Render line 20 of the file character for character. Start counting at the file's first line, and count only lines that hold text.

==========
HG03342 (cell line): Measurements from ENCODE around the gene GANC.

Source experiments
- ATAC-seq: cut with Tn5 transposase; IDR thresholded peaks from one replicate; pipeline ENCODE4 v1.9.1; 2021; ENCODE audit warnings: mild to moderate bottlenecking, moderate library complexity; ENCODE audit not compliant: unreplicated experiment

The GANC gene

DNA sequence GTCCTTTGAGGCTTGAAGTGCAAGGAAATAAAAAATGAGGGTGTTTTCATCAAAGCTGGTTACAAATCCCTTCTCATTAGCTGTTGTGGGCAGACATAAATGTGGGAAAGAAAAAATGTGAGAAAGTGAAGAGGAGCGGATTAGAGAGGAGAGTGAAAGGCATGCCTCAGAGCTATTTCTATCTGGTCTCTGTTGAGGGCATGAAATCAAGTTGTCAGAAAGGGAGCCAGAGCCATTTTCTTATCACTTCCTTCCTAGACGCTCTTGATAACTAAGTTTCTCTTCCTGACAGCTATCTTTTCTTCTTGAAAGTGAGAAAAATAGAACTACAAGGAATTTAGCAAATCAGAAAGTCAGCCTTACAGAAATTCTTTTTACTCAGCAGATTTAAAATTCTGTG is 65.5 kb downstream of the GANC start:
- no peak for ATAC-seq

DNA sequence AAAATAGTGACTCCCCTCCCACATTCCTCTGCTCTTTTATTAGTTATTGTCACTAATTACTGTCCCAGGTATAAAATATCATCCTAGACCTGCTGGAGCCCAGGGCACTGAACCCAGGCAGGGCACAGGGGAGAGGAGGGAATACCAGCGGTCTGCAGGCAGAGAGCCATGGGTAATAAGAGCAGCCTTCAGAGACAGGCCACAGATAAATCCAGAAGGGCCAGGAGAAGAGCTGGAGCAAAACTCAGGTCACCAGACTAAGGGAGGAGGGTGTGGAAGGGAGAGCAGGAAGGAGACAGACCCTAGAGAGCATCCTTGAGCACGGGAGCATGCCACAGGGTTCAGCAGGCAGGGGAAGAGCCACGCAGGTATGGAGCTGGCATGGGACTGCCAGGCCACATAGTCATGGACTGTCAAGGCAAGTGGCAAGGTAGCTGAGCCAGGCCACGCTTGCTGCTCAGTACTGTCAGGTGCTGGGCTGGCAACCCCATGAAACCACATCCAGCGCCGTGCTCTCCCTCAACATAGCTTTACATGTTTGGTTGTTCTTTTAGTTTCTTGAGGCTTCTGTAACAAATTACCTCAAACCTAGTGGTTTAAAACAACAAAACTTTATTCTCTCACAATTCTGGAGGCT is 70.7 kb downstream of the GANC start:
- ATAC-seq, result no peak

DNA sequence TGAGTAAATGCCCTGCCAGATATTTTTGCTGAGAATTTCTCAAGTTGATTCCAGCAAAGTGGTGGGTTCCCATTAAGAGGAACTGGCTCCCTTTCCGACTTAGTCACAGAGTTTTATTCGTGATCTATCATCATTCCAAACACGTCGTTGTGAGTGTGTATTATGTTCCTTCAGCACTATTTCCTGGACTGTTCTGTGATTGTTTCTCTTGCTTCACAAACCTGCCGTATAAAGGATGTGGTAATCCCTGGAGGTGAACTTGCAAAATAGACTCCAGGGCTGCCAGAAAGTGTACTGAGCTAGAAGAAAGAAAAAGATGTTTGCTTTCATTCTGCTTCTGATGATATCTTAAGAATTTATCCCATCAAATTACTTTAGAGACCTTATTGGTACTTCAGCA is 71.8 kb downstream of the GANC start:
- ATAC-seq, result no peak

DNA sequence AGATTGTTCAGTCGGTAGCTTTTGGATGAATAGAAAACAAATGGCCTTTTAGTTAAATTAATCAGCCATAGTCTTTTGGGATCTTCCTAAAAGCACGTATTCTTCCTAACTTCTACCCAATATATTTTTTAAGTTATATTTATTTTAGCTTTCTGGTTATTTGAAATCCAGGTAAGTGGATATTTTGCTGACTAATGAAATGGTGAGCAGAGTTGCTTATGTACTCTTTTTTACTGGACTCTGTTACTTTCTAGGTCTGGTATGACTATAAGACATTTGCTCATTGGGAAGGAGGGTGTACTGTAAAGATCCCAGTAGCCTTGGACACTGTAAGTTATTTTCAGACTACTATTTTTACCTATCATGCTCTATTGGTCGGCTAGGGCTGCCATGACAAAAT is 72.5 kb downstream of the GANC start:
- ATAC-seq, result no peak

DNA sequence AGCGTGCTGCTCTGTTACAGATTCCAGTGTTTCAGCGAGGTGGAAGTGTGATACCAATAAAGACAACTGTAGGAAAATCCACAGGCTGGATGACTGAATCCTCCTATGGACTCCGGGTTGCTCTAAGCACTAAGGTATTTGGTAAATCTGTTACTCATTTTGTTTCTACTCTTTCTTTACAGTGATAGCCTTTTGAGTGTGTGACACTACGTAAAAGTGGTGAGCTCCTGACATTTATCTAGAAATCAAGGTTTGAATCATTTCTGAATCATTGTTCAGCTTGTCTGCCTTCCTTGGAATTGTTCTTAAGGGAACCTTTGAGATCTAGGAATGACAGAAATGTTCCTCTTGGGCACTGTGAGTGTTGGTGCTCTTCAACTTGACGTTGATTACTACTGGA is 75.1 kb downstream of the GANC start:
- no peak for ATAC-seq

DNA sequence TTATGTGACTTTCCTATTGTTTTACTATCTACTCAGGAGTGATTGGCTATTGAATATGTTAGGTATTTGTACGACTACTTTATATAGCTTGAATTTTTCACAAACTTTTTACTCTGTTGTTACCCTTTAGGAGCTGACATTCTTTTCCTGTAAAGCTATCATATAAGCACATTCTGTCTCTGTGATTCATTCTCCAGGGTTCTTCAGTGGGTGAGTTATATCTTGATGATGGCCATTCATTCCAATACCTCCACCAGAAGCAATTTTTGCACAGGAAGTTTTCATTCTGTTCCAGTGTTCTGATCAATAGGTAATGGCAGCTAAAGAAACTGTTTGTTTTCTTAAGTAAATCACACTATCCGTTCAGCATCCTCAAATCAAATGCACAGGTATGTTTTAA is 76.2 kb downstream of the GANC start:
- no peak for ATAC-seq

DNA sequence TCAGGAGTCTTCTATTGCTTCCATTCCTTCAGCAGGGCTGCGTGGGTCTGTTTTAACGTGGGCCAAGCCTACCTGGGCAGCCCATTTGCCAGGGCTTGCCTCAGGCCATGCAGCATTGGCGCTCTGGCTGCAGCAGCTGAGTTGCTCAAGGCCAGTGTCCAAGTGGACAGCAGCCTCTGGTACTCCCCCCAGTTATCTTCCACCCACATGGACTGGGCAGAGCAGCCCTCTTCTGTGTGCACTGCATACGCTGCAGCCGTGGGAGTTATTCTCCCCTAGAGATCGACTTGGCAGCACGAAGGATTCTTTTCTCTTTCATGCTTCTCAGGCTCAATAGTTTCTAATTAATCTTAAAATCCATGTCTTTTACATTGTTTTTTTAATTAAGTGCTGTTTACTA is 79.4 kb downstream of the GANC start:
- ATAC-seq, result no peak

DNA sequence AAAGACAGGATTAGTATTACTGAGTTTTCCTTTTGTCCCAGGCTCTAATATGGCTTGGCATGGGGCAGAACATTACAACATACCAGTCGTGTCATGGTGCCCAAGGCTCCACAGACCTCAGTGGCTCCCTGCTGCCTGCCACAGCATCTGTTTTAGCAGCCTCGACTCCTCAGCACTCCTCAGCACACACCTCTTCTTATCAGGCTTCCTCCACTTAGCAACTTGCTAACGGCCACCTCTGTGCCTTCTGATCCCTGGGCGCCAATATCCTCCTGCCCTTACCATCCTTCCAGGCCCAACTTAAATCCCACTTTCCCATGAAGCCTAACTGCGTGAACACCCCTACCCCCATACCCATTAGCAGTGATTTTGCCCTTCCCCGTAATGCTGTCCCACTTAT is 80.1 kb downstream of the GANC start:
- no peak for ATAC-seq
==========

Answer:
- no peak for ATAC-seq